Tips for Toddlers Who Don’t Share

Oct, 2019 | Baby Signing, Communication, Early Years, Parenting, Signing, Toddlers | 0 comments

To share – or not to share?  That is the question..

Toddlers.

And sharing. 

Not generally two words that we tend to think of, together, with any degree of equilibrium, really! 

Toddlers, it seems, are brilliant at understanding the concept where sharing relates to them and something they want – but turn the tables and it becomes a very different story. 

And, despite lots of research showing that sharing is something that is developed much later than toddlerhood, we still expect, time and time again, that little ones will share their belongings and relinquish them willingly. (We might not be quite so good at it ourselves though!)

I find the concept of sharing really, really interesting when we take time to consider the word and what we are asking.

I find it even more fascinating when you then also bring in the sign. 

In British Sign Language the sign for share literally depicts or translates as some for you and some for me’ – which isn’t really possible with toys unless there is more than one.  What we actually mean, 9 /10 when we say share, is give.  Give your toy / teddy / whatever you are engrossed in and busy with right now to someone else – straight away, too.

Babies and toddlers love signing because it makes sense of the words to them in a visual form.  When you ask a baby to share, but mean give, the sign – and word – stop making sense.  There is a lack of congruence and I believe it is this lack of clarity that causes little ones confusion and uncertainty.  When babies are uncertain and confused, they become stressed – and that, in turn, becomes tears of overwhelm.

 

Babies and toddlers love signing because it makes sense of the words to them in a visual form.  When you ask a child to share, but actually mean give, the sign – and word –  stops making sense.

However babies and toddlers DO understand the concept of turn taking – and it is something that starts very early on with communication between you being their very first – and continuing – form of turn taking between you and your baby.  (Did you, too, stick your tongue out at your baby when they were born to see if they would do it right back to you, like the research says? Turn taking started right then and there!)

Turn taking is gentle, expectant, responsive.  Your baby smiles – you smile back.  They point, you turn to look.  You say something, they copy or babble or look.  So turn taking is relatable in a way that ‘sharing’ might not be because sharing, in the context that we are asking it to happen, can be abrupt and unexpected.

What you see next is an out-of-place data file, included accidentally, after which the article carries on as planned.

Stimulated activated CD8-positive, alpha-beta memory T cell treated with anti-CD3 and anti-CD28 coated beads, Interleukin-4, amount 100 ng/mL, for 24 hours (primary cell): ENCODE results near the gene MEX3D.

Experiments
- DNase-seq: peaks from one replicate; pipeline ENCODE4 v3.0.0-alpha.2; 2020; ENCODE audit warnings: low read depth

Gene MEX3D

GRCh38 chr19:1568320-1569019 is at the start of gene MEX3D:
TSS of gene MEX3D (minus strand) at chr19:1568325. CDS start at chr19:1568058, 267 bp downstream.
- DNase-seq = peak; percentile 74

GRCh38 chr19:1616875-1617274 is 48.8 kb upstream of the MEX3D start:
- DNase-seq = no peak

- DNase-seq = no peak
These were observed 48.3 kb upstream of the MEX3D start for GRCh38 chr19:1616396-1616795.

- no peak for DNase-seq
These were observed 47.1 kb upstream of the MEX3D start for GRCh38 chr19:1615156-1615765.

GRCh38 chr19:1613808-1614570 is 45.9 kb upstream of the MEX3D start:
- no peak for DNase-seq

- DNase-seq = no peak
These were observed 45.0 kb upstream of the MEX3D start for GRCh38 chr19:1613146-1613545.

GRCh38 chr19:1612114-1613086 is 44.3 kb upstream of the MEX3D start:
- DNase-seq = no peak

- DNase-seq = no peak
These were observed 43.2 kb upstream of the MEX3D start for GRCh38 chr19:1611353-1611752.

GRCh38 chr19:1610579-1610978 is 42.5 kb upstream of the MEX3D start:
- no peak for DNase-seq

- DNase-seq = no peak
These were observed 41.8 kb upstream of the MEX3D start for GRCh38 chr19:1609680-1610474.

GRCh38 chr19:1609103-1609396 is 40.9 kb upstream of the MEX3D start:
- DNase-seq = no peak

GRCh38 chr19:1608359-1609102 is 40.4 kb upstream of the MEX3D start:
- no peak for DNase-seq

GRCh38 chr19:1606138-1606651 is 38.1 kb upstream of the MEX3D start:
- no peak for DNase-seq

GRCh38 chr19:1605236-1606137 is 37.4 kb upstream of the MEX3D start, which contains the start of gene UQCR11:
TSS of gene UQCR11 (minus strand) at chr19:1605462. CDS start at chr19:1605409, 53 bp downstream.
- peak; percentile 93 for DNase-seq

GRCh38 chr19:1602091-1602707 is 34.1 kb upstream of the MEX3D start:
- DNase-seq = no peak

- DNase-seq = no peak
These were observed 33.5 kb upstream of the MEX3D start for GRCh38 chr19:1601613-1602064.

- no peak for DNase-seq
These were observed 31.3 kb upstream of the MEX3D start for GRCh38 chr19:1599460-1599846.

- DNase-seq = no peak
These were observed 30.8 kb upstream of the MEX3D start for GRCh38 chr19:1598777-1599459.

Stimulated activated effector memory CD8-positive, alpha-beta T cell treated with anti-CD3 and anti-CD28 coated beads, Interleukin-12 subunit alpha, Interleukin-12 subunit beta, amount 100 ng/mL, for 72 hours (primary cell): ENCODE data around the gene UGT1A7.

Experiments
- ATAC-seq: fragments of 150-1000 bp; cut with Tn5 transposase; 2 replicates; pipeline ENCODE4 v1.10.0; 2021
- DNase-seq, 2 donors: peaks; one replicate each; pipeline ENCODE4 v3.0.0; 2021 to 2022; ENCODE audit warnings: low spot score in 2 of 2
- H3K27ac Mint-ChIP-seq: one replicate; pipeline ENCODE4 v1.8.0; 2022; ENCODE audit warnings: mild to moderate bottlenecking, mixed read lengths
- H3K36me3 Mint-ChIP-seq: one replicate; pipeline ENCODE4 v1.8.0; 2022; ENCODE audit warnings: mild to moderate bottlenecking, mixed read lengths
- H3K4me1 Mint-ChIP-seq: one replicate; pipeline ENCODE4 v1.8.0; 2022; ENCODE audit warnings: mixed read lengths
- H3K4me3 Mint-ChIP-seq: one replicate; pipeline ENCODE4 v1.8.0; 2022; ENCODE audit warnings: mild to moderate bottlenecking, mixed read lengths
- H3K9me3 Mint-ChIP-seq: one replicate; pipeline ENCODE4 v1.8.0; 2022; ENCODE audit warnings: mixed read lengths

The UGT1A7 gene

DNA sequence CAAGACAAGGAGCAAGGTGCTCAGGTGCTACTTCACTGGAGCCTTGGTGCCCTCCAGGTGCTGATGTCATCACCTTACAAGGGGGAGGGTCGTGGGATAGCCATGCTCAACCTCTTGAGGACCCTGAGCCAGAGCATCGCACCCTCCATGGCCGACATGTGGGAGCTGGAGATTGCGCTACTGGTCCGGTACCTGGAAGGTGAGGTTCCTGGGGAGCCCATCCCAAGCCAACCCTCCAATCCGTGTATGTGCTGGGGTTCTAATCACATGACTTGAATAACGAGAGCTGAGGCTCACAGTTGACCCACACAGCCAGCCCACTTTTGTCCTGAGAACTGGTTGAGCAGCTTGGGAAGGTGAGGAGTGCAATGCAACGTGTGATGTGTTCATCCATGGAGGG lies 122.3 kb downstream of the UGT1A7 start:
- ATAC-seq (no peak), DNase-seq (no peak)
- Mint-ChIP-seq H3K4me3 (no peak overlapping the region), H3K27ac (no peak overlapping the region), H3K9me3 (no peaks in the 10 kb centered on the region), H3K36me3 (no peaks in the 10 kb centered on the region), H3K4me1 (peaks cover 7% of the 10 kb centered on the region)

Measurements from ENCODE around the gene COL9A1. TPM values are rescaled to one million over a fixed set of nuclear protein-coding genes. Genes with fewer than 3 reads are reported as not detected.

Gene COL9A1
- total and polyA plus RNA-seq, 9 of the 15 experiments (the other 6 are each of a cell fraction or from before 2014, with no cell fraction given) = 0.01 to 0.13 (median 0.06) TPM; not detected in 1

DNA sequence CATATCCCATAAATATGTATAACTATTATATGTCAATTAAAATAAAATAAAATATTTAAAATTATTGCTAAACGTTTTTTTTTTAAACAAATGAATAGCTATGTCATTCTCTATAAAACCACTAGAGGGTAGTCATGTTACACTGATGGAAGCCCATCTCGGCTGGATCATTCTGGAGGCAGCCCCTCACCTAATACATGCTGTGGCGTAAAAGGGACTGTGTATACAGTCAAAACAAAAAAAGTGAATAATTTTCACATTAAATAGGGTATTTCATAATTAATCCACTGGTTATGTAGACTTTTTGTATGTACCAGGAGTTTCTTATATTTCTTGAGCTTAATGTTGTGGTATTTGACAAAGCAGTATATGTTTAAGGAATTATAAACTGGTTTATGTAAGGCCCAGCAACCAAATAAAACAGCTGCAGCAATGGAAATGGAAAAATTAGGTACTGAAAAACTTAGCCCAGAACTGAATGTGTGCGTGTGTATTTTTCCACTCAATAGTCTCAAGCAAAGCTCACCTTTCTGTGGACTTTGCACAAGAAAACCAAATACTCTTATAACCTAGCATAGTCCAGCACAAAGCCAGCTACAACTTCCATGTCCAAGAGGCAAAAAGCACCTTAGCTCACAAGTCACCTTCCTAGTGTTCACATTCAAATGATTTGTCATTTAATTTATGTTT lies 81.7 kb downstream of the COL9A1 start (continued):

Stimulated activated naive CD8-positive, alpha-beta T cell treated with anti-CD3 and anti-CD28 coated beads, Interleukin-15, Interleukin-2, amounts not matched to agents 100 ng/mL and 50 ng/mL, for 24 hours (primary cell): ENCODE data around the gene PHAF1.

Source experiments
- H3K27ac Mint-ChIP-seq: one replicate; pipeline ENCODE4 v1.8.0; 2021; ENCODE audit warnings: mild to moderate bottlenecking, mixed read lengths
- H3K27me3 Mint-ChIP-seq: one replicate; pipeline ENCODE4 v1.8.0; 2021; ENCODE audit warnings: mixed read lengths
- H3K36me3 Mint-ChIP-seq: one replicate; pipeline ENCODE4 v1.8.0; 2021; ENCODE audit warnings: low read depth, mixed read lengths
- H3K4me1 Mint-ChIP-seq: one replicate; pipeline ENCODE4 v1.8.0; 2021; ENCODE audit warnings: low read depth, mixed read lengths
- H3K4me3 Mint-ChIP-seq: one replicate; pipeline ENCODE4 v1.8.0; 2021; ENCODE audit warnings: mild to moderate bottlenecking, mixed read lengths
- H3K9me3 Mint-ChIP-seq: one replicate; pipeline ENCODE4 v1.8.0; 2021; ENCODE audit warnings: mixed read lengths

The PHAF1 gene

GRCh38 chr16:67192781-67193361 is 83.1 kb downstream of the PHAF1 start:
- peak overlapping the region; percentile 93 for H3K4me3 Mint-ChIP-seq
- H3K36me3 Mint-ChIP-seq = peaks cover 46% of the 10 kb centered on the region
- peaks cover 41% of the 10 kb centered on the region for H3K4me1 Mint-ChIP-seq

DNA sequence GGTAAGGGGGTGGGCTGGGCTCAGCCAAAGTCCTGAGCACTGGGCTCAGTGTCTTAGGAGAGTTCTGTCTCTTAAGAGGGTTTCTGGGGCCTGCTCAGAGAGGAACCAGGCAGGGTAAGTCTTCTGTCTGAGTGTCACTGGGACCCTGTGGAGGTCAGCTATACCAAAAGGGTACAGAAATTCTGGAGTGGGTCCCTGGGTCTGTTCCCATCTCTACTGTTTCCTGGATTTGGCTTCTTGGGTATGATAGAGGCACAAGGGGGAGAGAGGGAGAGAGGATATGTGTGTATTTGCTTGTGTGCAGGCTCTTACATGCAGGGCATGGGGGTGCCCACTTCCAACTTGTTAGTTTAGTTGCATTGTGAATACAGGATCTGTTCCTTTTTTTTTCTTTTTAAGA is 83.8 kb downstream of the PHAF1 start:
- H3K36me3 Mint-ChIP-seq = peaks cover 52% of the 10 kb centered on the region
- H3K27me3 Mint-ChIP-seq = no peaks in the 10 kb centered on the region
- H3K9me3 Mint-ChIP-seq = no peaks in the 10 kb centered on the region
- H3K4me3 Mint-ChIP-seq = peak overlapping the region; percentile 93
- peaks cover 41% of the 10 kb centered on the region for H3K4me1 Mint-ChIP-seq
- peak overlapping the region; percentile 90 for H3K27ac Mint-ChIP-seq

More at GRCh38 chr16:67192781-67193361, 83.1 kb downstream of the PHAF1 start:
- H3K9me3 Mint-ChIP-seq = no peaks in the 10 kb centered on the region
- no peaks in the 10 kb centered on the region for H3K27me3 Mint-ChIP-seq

Before you ask your baby or toddler to share, see if it is something that can actually be shared i.e. some for you and some for me – or whether you really mean taking turns.  Little children are frequently engrossed and busy in their play and simply because another child might want to also play with the toy that your baby has, doesn’t mean that your baby needs to give it up there and then.

Before you ask your baby or toddler to share, see if it is something that can actually be shared i.e. some for you and some for me – or whether you really mean taking turns.

What you can do, though, through signing and speech is to help everyone understand what is happening – who has the yellow ball now, and then who will have it next. This prepares everyone for a transition without any baby being expected to give something up simply because someone else wants it

Show your baby, through your words and actions, that their time with something they are interested in is respected  – and it is perfectly ok to jump in and let another little one know that they can have a turn once your baby is finished

This will teach your baby courtesy, awareness of others and do a great deal to develop their empathy, self esteem and self respect too. 

Shelley - Little Signers Club

Shelley - Little Signers Club

Founder | Speaker | Author | Chief Bubble Tester | Mama of 3

Shelley is the founder of Little Signers Club and has been teaching little ones, and their grown ups, how to use sign language for accelerated communication and understanding since 2005.

Kindly regarded as an expert in her field, Shelley regularly contributes to Childcare Expo, has been featured on BBC1, BBC Radio, in Junior Magazine, Gurgle Magazine, and was a contributing author for ToddlerCalm; A Guide to Calmer Toddlers.

She has three children of her own and, when she is not sharing her love of baby signing with the world, can be regularly found toasting marshmallows over a campfire.

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